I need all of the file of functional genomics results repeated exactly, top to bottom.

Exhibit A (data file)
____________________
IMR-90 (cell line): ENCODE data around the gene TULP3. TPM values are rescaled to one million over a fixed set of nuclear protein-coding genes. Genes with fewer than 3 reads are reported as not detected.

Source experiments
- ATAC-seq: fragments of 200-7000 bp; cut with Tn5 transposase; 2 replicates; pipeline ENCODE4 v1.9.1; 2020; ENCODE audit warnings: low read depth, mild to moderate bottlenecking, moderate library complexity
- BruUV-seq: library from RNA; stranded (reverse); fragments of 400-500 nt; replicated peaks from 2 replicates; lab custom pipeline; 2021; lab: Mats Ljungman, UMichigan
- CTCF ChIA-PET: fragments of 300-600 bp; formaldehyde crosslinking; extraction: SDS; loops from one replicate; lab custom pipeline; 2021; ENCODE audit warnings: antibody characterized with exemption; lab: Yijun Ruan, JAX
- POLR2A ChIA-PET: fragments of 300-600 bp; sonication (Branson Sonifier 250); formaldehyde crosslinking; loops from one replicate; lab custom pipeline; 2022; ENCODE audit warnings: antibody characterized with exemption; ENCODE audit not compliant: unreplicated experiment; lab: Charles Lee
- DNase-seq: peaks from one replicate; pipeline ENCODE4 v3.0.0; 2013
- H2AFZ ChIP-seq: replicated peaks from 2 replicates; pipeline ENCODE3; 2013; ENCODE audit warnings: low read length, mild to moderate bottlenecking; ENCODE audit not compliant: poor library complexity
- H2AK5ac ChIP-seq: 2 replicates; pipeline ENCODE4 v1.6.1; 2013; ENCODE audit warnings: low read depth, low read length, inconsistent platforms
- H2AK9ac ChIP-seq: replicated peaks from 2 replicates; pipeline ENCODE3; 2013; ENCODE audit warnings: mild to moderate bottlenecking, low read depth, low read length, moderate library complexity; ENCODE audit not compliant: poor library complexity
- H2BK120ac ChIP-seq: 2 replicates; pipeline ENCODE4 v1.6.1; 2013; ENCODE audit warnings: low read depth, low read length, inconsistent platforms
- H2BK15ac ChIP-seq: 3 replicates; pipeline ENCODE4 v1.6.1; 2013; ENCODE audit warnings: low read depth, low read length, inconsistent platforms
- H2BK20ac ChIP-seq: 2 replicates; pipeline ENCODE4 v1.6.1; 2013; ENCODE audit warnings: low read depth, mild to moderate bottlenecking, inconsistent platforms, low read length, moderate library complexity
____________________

IMR-90 (cell line): ENCODE data around the gene TULP3. TPM values are rescaled to one million over a fixed set of nuclear protein-coding genes. Genes with fewer than 3 reads are reported as not detected.

Source experiments
- ATAC-seq: fragments of 200-7000 bp; cut with Tn5 transposase; 2 replicates; pipeline ENCODE4 v1.9.1; 2020; ENCODE audit warnings: low read depth, mild to moderate bottlenecking, moderate library complexity
- BruUV-seq: library from RNA; stranded (reverse); fragments of 400-500 nt; replicated peaks from 2 replicates; lab custom pipeline; 2021; lab: Mats Ljungman, UMichigan
- CTCF ChIA-PET: fragments of 300-600 bp; formaldehyde crosslinking; extraction: SDS; loops from one replicate; lab custom pipeline; 2021; ENCODE audit warnings: antibody characterized with exemption; lab: Yijun Ruan, JAX
- POLR2A ChIA-PET: fragments of 300-600 bp; sonication (Branson Sonifier 250); formaldehyde crosslinking; loops from one replicate; lab custom pipeline; 2022; ENCODE audit warnings: antibody characterized with exemption; ENCODE audit not compliant: unreplicated experiment; lab: Charles Lee
- DNase-seq: peaks from one replicate; pipeline ENCODE4 v3.0.0; 2013
- H2AFZ ChIP-seq: replicated peaks from 2 replicates; pipeline ENCODE3; 2013; ENCODE audit warnings: low read length, mild to moderate bottlenecking; ENCODE audit not compliant: poor library complexity
- H2AK5ac ChIP-seq: 2 replicates; pipeline ENCODE4 v1.6.1; 2013; ENCODE audit warnings: low read depth, low read length, inconsistent platforms
- H2AK9ac ChIP-seq: replicated peaks from 2 replicates; pipeline ENCODE3; 2013; ENCODE audit warnings: mild to moderate bottlenecking, low read depth, low read length, moderate library complexity; ENCODE audit not compliant: poor library complexity
- H2BK120ac ChIP-seq: 2 replicates; pipeline ENCODE4 v1.6.1; 2013; ENCODE audit warnings: low read depth, low read length, inconsistent platforms
- H2BK15ac ChIP-seq: 3 replicates; pipeline ENCODE4 v1.6.1; 2013; ENCODE audit warnings: low read depth, low read length, inconsistent platforms
- H2BK20ac ChIP-seq: 2 replicates; pipeline ENCODE4 v1.6.1; 2013; ENCODE audit warnings: low read depth, mild to moderate bottlenecking, inconsistent platforms, low read length, moderate library complexity